Health Agency Gives Out Child-Proof Lockboxes for Cannabis

The Branch-Hillsdale-St. Joseph Community Health Agency recently launched its “Lock It Up” campaign and announced that it is offering free ammunition boxes that have been refashioned to safely store cannabis. The lockable boxes are 12 inches by 7 inches by 5 inches, and they are labeled with a green padlock design and a cannabis leaf. “We knew this was an important initiative in our communities with Branch, Hillsdale and St. Joseph community members, holding a total of 2,974 medical marijuana licenses. This does not take into account the number of people who use recreational marijuana, which could also be potentially accessible to kids and teens,” said Rebecca Burns from the Health Office. Little is known about the potential dangers cannabis may impose in the development of children’s brains, and health advocates believe that it’s better to be safe than sorry. The agency noted that edibles in particular are attractive to children, which could be a serious problem for parents.


Oregon State University Unveils Global Hemp Innovation Center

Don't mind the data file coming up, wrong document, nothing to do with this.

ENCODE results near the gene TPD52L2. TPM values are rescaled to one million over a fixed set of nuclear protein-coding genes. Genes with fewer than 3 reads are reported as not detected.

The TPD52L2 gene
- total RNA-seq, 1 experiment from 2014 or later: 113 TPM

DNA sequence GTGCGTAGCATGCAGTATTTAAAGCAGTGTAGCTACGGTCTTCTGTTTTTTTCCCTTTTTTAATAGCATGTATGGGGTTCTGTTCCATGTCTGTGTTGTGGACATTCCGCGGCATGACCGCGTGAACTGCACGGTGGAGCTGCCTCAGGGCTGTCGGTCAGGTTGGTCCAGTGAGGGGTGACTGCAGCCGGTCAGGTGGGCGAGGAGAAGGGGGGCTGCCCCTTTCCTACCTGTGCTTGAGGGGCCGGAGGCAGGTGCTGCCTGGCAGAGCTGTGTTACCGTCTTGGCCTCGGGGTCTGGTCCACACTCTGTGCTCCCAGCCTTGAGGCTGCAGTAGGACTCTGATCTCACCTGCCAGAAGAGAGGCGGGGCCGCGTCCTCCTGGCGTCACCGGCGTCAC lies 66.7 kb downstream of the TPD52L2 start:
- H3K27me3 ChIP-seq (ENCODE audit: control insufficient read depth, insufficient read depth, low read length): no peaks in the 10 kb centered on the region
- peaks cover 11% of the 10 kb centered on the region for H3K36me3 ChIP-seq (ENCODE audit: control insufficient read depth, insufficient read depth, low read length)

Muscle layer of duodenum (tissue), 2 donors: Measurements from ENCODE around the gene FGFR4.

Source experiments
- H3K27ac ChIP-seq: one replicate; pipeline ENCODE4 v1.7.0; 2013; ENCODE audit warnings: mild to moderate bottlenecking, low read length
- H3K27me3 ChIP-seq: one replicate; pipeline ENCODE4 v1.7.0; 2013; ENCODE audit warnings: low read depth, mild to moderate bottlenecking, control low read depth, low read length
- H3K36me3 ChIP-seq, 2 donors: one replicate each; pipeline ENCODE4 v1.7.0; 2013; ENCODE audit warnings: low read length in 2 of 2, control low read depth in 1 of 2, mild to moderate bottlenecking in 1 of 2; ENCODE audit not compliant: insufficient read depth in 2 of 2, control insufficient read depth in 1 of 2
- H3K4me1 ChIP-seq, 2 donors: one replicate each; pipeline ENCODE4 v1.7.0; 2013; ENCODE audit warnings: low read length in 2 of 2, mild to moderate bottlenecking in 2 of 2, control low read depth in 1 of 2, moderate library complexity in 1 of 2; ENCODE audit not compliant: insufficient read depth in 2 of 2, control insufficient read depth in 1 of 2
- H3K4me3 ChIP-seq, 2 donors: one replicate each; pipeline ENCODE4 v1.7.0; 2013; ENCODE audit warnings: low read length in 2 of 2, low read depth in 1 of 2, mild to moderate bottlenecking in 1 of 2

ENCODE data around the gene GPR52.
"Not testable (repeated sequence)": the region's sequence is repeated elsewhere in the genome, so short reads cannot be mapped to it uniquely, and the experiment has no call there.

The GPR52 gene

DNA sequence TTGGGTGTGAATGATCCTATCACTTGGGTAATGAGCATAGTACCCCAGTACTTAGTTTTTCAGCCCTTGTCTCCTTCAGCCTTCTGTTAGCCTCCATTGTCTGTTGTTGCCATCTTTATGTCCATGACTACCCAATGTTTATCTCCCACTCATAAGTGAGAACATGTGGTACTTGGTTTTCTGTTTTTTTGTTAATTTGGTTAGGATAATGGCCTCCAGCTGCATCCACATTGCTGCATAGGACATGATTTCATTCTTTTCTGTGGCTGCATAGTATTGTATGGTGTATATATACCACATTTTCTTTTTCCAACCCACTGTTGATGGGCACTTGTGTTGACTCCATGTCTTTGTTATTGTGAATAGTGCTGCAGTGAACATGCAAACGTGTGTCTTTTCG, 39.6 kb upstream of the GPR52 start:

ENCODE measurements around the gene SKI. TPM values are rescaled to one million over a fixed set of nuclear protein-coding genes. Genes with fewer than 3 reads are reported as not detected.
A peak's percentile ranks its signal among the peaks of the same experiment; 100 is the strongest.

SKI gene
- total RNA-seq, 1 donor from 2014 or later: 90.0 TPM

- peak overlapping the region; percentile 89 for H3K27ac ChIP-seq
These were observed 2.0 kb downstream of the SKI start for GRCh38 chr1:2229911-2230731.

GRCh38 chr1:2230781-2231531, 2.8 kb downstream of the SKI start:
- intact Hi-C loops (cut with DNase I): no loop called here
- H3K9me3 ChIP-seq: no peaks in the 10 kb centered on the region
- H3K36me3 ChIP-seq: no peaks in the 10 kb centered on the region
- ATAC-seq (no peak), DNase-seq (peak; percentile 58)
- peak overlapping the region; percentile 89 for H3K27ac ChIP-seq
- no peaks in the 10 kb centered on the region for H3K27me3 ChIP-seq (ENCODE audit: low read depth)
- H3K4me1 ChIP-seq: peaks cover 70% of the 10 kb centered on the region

The Global Hemp Innovation Center opened on June 13 at Oregon State University (OSU).  Before the 2018 Farm Bill was passed, OSU researchers were not able to legally study hemp—until now. “Our faculty are already recognized internationally as the go-to experts for hemp research,” Dean of College of Agricultural Sciences Alan Sams stated. “The launch of this center signifies our commitment to continue to build upon that established expertise and grow our impact across the state, the nation and globally.” Among the many hemp-related uses that will be explored, investigators will look at the vigor of hemp hearts as a source of protein and omega fatty acids, the benefits of hempcrete and the best cultivation practices. Both undergraduate and graduate OSU students will be conducting various hemp research projects at the center.

OLCC Dishes Out 12 Settlements for Various Violations

At least 12 license holders were put into check with various punishments after routine inspections by regulators. Members of the Oregon Liquor Control Commission (OLCC) issued 12 fines and/or license suspensions on June 20 due to compliance violations. “At its monthly meeting on June 20, 2019, the Commissioners of the Oregon Liquor Control Commission approved 12 marijuana violation stipulated settlement agreements and started the rulemaking process to include legislative statutory changes and rule changes to update marijuana program regulations,” the OLCC news release reads. Most settlements consisted of fines and short-term license suspensions, but a few licenses were revoked. The largest fine was for $8,745, and it was issued to West Coast Cannabis for four violations. Among the harshest punishments was a total surrender of the recreational retail cannabis licenses for Rose City Buds and Flowers as well as Columbia River Herbals of The Dalles.